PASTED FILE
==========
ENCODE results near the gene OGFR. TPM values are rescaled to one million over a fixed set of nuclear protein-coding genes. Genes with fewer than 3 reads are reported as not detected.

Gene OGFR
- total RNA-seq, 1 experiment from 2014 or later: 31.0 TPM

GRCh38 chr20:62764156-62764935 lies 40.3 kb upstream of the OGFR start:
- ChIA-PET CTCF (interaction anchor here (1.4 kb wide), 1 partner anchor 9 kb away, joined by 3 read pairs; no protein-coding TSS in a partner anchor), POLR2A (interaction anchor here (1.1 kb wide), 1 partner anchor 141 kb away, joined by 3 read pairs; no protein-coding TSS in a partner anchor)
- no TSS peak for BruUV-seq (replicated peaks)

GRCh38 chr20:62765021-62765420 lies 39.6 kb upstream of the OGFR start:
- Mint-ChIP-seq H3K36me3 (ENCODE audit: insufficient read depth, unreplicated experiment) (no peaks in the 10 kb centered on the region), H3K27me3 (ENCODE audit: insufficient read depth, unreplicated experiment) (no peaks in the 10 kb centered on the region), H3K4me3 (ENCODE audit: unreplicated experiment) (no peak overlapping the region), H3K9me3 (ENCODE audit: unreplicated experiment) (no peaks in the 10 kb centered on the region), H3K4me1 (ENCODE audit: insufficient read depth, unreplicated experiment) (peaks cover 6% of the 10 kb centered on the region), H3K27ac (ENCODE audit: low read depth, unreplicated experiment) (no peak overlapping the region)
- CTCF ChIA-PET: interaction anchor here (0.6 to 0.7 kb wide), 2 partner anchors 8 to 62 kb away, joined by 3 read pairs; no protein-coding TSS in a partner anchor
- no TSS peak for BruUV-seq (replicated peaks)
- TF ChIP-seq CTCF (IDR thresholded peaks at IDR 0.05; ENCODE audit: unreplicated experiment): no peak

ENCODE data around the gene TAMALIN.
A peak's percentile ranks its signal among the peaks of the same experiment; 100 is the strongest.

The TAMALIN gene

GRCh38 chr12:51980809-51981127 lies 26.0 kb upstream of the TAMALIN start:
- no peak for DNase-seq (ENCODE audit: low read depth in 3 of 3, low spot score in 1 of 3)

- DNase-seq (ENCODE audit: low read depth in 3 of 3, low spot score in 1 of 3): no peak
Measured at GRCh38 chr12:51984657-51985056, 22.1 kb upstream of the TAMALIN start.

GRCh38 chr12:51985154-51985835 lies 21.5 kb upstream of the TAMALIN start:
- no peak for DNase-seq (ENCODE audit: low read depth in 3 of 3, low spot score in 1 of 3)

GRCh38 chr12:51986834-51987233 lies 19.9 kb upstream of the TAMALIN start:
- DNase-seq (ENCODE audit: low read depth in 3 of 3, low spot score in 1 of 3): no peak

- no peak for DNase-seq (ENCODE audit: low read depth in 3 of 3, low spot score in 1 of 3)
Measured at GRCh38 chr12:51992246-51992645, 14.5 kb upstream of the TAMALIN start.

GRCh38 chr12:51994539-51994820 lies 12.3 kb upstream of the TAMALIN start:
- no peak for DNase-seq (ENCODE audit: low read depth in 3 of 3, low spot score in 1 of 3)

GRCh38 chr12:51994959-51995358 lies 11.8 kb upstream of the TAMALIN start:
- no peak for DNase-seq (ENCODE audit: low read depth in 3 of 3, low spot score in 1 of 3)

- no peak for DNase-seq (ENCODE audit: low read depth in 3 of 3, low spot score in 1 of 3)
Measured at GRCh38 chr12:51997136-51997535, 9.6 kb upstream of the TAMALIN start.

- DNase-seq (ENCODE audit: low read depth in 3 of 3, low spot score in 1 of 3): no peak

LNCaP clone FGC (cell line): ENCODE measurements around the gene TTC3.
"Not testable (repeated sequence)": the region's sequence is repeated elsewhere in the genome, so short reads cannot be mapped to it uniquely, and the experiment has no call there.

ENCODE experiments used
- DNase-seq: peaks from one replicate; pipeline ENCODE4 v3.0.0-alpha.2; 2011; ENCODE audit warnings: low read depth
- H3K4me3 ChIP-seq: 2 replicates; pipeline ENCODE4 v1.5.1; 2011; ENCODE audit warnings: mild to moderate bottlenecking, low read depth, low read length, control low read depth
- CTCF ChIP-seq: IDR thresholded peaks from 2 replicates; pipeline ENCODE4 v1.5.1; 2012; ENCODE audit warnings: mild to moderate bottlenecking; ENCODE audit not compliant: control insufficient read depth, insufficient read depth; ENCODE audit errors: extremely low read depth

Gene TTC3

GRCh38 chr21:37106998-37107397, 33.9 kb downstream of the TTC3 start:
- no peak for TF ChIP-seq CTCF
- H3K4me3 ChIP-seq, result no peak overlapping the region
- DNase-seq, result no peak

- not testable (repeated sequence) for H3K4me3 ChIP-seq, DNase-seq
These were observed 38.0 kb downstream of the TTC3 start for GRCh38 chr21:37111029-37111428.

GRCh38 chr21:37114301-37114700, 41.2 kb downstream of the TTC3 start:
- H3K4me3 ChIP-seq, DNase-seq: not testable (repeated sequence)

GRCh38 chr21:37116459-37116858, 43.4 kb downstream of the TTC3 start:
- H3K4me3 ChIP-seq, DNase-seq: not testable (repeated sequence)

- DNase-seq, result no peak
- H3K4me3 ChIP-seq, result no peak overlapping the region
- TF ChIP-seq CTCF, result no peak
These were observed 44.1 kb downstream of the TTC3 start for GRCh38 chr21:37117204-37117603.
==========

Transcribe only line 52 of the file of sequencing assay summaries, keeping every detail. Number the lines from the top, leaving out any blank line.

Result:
These were observed 44.1 kb downstream of the TTC3 start for GRCh38 chr21:37117204-37117603.